Changes sought in 1872 mining law as uranium claims explode

Wednesday was dress-up day on Capitol Hill in Washington, with President Ulysses S. Grant impersonators calling on lawmakers to reform the 1872 mining law the Civil War hero enacted to encourage prospectors to, in the immortal words of Horace Greeley, “Go west, young man.”

The law, according to environmentalists, opened up 350 million acres of public lands in the western United States to virtually unchecked hard-rock mining that doesn’t make sense in the modern era of dwindling natural resources.

For instance, the U.S. Bureau of Land Management Wednesday approved eight uranium mine exploration operations near Grand Canyon National Park in Arizona. There’s been a run on uranium mining claims in recent months with renewed interest in nuclear power as an alternative to fossil fuels in the war on global warming.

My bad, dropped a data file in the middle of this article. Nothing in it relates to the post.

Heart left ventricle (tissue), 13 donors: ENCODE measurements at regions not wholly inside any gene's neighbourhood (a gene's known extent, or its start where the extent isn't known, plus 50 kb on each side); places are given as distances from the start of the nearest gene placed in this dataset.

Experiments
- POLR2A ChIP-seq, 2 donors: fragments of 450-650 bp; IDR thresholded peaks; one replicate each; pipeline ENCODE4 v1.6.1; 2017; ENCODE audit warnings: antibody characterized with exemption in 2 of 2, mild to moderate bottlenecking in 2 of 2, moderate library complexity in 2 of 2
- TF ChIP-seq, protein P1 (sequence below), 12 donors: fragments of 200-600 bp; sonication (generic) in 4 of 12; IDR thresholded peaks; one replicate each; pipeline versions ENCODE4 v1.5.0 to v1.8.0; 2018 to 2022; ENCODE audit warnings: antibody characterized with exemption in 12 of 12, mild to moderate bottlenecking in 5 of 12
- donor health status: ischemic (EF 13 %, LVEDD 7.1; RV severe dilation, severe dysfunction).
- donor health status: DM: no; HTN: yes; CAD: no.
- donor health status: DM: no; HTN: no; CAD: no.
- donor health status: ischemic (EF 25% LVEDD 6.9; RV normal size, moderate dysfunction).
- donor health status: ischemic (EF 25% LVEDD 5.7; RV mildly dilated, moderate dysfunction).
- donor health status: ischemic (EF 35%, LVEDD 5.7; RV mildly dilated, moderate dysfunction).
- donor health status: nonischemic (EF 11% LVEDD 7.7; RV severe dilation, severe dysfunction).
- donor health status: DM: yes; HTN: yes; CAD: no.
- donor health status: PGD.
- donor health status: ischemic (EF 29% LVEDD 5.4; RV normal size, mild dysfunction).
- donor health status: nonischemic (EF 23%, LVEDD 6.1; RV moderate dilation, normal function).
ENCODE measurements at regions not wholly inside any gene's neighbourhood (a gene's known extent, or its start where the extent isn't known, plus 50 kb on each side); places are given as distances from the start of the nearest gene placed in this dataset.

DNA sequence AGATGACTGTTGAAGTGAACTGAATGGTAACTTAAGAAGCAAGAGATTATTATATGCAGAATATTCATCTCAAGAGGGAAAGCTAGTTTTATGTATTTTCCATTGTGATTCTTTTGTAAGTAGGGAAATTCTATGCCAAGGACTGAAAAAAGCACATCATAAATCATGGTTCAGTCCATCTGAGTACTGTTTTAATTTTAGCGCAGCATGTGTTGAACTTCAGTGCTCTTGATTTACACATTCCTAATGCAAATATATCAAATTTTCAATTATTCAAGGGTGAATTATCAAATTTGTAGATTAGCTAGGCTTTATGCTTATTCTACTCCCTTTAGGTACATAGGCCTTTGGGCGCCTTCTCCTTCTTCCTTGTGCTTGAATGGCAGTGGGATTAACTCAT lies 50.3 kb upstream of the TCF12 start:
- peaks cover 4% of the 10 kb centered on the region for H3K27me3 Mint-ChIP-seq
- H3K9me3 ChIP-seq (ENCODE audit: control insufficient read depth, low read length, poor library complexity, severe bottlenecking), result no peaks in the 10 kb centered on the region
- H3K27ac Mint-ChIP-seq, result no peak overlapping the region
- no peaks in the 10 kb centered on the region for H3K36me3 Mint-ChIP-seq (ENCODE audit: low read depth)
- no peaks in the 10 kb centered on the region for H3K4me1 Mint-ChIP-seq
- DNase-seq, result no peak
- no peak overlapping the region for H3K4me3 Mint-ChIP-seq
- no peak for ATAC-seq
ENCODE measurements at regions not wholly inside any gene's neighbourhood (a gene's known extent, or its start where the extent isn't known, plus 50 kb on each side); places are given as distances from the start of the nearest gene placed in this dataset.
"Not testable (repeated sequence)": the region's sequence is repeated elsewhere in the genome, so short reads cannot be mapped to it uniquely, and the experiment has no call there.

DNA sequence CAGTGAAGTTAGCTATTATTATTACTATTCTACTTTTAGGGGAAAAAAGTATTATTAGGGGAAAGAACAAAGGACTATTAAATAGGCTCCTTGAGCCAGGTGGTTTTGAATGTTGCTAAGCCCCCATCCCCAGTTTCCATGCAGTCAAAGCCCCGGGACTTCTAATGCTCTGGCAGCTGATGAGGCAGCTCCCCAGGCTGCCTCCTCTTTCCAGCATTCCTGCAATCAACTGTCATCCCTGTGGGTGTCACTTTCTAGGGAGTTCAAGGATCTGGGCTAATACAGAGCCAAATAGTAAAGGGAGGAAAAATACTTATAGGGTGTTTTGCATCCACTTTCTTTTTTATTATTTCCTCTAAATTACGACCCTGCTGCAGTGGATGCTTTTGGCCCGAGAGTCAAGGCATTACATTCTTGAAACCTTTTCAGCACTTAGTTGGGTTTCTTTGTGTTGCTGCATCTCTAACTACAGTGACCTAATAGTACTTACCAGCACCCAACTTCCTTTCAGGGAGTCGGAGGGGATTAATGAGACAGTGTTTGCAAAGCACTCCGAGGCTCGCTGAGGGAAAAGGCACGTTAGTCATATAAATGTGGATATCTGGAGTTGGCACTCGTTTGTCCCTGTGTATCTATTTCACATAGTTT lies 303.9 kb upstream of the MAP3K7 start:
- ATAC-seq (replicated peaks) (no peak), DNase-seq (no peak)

But conservationists argue iconic national parks such as the Grand Canyon and other areas where claims have been filed recently — such as Arches National Park, Capitol Reef National Park and Canyonlands National Park in Utah and the proposed Dolores River Canyon wilderness area in Colorado – should be exempt from the potentially devastating impacts of uranium mining.

Conservation groups have sued to block thousands of uranium-mining claims (with a court decision expected this summer), and the Pew Environment Group is urging the Obama administration to reverse BLM approvals.

“Current federal policy that allows the mining industry to operate next to America’s national icons and against the will of local communities must be changed,” Jane Danowitz, Pew’s U.S. public lands program director, said in a release. “This situation should serve as a wakeup call: it’s time to modernize the nation’s 1872 mining law.”

Senate Energy and Natural Resources Chairman Jeff Bingaman, D-NM introduced SB 796 to reform the 1872 law.


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